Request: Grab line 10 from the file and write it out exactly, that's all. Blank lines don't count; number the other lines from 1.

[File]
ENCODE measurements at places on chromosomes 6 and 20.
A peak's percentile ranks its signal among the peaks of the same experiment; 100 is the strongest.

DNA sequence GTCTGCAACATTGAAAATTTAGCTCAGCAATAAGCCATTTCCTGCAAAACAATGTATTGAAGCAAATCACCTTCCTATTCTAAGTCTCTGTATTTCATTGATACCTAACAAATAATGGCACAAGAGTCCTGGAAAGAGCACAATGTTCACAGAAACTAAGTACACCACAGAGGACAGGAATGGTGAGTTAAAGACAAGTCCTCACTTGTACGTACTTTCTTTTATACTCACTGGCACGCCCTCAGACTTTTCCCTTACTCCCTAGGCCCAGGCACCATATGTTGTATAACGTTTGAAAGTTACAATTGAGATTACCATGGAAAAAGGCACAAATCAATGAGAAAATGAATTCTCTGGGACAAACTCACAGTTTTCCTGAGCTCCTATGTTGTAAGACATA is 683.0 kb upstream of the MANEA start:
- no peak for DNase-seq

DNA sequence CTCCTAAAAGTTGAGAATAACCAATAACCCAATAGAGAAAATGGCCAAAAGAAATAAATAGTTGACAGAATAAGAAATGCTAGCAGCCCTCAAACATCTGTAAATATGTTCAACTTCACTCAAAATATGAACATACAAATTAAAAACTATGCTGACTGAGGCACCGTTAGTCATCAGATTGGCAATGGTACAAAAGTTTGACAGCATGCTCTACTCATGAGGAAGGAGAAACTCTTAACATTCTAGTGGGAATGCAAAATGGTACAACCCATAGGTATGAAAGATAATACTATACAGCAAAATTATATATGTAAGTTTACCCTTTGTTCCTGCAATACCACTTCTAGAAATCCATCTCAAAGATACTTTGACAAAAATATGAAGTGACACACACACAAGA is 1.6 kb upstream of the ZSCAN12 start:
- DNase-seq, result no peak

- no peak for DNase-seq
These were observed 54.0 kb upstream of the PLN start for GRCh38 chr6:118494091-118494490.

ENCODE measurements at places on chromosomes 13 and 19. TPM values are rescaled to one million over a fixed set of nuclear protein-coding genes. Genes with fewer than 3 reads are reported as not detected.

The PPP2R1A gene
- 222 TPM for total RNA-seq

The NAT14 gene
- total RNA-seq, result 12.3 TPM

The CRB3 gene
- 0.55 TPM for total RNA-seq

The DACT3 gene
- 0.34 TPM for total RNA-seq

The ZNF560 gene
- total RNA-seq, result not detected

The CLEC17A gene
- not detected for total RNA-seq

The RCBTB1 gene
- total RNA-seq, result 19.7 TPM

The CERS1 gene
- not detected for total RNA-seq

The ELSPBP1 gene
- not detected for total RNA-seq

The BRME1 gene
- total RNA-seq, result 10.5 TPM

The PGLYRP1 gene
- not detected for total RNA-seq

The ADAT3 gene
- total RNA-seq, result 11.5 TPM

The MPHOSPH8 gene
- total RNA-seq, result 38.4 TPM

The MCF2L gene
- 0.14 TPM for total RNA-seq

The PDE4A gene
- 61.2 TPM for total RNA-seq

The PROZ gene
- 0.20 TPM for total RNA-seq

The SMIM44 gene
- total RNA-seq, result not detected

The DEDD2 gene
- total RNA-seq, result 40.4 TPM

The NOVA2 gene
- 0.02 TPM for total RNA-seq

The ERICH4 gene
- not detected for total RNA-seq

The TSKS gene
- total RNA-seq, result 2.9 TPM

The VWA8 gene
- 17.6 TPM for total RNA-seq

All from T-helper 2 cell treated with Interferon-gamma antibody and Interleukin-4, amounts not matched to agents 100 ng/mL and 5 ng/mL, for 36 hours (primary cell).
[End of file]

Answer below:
The PPP2R1A gene